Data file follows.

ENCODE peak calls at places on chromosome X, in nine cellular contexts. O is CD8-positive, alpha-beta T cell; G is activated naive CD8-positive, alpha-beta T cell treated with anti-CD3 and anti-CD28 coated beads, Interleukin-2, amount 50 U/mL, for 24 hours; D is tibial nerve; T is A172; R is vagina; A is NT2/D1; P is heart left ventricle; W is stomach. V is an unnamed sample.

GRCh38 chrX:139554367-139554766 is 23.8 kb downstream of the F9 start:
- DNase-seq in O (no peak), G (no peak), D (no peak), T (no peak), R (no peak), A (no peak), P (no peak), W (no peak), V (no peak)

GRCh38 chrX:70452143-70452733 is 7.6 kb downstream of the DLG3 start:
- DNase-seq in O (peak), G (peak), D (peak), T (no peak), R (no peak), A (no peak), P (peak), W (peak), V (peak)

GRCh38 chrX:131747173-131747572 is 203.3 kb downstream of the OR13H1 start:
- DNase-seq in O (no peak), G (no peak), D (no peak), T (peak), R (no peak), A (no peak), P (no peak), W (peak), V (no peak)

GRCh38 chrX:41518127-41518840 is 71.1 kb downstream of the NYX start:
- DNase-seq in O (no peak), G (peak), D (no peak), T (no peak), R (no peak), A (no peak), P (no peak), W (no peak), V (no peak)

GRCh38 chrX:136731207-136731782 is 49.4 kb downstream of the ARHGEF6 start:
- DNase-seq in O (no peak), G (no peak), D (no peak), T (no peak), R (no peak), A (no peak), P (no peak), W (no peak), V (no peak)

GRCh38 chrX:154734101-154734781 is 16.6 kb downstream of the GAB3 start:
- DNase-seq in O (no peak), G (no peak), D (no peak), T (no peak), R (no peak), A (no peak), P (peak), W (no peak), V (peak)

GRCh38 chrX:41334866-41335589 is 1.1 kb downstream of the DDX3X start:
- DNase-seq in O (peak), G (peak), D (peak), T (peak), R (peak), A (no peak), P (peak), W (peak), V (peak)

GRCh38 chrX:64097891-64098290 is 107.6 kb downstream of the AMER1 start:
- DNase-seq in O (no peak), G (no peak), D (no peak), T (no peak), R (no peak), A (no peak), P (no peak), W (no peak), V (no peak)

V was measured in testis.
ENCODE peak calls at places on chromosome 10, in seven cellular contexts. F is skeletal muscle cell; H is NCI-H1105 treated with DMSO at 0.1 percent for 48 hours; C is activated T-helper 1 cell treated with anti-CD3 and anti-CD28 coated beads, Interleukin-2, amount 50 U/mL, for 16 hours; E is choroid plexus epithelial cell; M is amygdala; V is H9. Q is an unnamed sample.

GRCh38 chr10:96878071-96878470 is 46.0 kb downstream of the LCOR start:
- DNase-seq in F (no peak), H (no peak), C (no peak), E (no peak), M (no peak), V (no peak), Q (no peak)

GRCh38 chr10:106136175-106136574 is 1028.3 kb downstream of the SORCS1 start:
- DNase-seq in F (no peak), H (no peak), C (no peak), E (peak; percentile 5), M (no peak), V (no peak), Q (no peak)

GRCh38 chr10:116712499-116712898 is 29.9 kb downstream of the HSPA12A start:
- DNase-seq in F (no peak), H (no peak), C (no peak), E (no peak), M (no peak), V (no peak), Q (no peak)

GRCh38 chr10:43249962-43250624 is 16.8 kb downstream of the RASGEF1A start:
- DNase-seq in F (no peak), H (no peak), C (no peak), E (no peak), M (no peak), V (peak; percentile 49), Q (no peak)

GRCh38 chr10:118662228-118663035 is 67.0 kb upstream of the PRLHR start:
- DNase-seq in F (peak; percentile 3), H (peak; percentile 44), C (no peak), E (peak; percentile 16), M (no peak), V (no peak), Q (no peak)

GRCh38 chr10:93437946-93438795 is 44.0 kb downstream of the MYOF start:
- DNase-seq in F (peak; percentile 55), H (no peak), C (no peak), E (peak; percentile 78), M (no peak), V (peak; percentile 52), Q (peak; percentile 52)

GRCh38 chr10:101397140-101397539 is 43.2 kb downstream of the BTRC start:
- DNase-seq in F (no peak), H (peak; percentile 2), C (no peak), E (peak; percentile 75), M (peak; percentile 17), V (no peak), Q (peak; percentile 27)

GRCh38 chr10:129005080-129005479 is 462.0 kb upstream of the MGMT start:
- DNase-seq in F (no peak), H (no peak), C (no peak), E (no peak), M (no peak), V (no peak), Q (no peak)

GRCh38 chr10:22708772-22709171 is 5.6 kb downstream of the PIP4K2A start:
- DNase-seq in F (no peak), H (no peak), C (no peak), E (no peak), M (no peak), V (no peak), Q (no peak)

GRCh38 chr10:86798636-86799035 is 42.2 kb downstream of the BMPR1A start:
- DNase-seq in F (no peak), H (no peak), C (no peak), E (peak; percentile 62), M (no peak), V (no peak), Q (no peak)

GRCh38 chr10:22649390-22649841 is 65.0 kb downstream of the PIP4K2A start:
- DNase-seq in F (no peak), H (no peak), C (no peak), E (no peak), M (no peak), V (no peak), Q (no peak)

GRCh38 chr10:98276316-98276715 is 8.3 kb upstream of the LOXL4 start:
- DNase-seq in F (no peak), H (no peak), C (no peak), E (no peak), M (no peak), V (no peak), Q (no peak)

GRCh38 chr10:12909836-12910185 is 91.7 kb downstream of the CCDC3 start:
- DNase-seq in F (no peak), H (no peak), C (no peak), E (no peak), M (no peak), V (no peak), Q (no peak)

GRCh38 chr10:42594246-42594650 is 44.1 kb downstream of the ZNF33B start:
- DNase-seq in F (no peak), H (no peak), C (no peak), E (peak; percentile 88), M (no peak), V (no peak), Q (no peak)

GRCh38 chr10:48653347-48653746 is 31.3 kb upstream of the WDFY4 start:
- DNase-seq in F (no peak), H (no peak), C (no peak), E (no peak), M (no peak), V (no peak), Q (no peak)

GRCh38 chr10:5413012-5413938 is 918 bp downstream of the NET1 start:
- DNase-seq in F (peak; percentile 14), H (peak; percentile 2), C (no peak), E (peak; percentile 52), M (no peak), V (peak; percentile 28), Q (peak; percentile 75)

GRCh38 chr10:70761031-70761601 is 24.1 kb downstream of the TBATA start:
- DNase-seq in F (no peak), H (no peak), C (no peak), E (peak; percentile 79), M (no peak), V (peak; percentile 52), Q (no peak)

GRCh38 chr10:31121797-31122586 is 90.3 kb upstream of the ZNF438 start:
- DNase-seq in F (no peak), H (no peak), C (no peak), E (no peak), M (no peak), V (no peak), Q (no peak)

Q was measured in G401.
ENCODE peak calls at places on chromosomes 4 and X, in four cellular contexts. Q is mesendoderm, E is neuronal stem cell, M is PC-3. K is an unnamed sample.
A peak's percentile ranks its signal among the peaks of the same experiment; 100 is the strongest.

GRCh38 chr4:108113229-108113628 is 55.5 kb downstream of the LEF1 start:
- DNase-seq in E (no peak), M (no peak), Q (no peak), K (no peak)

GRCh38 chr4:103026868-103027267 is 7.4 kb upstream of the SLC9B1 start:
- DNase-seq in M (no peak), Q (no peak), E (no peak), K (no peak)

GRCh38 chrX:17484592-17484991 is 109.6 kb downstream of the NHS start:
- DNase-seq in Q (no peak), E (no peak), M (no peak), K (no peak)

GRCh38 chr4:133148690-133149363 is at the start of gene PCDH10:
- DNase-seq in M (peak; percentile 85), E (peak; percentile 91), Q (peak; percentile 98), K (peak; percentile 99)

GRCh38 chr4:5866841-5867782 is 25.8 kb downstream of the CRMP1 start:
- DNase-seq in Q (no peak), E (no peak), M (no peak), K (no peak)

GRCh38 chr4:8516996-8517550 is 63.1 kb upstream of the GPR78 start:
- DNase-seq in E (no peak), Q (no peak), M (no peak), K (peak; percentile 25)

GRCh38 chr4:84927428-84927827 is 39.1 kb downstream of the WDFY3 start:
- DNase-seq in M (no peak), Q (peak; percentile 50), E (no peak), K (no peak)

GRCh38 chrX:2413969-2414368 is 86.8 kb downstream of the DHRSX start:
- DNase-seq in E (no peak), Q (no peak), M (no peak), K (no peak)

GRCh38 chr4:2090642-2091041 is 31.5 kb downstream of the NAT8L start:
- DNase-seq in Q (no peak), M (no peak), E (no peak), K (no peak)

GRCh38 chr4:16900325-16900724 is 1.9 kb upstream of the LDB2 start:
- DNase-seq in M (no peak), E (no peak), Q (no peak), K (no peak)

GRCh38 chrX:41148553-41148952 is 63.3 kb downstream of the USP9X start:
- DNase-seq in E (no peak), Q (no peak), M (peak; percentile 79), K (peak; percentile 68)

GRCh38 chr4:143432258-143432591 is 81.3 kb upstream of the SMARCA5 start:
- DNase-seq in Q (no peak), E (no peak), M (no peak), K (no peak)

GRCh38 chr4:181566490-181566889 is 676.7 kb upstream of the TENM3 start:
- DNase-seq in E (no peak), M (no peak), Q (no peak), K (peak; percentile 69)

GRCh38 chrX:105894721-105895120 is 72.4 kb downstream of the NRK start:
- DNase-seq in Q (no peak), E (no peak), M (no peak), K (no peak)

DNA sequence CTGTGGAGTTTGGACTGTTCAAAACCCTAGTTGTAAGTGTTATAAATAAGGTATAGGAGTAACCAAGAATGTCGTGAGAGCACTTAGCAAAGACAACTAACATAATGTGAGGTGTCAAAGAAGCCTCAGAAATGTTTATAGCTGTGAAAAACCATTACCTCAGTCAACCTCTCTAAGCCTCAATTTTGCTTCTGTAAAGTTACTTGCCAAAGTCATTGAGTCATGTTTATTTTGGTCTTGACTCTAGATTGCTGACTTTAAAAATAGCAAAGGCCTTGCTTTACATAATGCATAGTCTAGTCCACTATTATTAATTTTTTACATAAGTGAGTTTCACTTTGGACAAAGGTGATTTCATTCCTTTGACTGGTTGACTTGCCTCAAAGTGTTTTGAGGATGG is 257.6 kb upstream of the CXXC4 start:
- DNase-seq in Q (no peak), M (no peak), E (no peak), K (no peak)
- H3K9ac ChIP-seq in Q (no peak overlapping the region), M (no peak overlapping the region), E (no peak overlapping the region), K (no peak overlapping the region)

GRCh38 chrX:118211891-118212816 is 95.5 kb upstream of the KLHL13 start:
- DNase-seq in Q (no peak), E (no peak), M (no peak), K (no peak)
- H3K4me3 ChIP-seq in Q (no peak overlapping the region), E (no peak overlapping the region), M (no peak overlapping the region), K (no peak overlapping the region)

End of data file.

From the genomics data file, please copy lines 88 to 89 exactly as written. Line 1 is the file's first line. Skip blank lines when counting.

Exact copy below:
- DNase-seq in Q (no peak), M (no peak), E (no peak), K (no peak)
- H3K9ac ChIP-seq in Q (no peak overlapping the region), M (no peak overlapping the region), E (no peak overlapping the region), K (no peak overlapping the region)